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Don't put the holidays before your health

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Don't take a holiday from your health, an expert tells ABC11.

Many Americans consume as many as 6,000 calories on Thanksgiving Day. That's three times more than what's recommended daily.

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We often give ourselves permission to overeat during the holiday season and then hit the gym in January, but for some, the holidays are a good reason to lose weight.

Braggnetta Reid is taking a different approach to holiday health. A health scare last April led her to Millennium Sports Club in Durham.

"I hadn't been feeling really well for about a week or so. I was just feeling really bad. Everything seemed to hurt," Reid remembered.

She was at her heaviest. Her blood pressure and cholesterol both high. Her doctor recommended she lose weight immediately. Reid started meeting with a registered dietitian and working out with a personal trainer. She's lost 59 pounds so far and plans to lose 30 more by the spring, but she has to get through the holidays first.

Reid admitted it won't be easy. She plans to stay on track by eating what she wants in moderation and staying active.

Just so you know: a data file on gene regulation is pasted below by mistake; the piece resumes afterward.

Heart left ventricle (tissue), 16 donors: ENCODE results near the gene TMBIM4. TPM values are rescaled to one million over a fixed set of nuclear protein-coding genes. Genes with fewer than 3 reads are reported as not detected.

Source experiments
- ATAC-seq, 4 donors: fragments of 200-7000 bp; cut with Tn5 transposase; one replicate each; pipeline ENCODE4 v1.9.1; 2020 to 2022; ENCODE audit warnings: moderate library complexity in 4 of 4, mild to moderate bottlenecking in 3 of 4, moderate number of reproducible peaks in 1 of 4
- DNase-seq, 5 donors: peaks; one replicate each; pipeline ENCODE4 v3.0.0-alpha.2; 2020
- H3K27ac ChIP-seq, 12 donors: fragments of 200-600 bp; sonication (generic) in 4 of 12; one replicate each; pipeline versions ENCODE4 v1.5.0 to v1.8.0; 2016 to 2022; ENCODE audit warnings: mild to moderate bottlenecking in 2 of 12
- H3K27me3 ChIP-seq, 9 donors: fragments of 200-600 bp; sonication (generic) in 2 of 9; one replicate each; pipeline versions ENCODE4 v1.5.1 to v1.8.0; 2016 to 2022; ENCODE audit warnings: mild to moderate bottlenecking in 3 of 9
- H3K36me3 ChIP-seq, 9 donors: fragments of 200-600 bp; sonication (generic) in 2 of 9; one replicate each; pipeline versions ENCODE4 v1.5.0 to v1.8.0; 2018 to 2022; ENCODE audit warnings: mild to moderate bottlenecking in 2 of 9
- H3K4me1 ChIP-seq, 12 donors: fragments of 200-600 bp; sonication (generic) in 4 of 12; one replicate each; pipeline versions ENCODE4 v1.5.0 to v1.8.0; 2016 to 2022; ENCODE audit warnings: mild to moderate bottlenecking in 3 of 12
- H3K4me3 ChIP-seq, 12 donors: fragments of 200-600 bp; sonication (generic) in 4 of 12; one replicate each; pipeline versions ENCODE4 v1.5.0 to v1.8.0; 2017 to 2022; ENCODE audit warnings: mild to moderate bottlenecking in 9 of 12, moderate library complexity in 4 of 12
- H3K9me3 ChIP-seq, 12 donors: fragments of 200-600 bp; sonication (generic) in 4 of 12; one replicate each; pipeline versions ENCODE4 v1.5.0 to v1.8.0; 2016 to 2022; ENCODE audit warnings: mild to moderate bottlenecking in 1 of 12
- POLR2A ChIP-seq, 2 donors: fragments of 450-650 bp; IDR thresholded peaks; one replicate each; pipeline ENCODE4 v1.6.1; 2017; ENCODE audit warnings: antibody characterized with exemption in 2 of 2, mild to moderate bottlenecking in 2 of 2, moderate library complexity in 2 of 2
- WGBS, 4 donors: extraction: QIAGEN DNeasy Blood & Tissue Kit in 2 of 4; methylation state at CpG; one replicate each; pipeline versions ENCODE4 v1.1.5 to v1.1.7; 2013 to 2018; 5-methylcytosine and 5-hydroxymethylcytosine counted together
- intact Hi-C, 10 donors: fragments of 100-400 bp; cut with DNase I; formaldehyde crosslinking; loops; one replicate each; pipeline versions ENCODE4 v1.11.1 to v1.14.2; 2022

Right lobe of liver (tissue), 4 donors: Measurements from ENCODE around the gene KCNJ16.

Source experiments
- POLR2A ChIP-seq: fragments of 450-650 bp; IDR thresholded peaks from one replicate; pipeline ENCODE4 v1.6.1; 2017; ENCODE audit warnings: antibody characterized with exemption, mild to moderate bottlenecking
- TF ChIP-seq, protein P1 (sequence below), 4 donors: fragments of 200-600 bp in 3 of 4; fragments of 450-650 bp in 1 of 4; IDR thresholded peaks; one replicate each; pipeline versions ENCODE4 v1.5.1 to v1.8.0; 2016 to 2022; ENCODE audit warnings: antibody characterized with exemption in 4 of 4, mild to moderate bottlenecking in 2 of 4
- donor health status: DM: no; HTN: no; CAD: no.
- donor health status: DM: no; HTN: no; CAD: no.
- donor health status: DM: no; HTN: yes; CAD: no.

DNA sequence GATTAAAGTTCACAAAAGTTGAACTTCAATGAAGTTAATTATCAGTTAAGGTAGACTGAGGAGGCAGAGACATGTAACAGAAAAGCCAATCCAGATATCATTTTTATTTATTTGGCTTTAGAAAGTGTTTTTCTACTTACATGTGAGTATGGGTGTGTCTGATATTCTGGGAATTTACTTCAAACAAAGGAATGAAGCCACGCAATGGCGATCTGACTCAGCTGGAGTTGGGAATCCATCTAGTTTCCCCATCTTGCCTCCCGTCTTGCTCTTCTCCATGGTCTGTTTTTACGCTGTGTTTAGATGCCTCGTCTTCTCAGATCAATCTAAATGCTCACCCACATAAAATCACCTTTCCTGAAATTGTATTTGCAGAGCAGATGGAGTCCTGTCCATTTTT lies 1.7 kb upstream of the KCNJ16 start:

A health scare motivated Braggnetta Reid to make changes.



"Get more steps in, which I'll probably be walking with my mom and my aunt over the holidays. They normally walk a lot," she said.

It's all about keeping the pounds off for people on a weight-loss journey, but for another group, looking good for the holidays is a goal within itself.

"Any kind of big event, whether it's a reunion," said registered dietitian Laurie Conteh, "... the holidays. The holidays, typically you see more family members and stuff, and everybody has some kind of little goal they want to work towards or they might be seeing somebody they haven't seen in a long time."

Conteh stressed that whatever your reason for getting fit is you should never take a vacation from your health.

Conteh recommended following your normal exercise routine and planning ahead for parties.

Don't skip meals or snacks and then overeat at events, she said. Fill up on fruits and vegetables, limit or even eliminate beverages with calories and eat slowly.

"Don't let a slip lead to a slide. Just because maybe you had a little bit extra Halloween candy, don't throw your hands up in the air and say this is it, after the new year, I'll start. That's just going to put you further behind," she said.

Reid is already 59 pounds ahead and not losing sight of her weight-loss goals. She said she believes good health is the best gift she can give herself this holiday season.

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healthweight losshealthexerciseholidaythanksgivingdurham county newsDurhamDurham County
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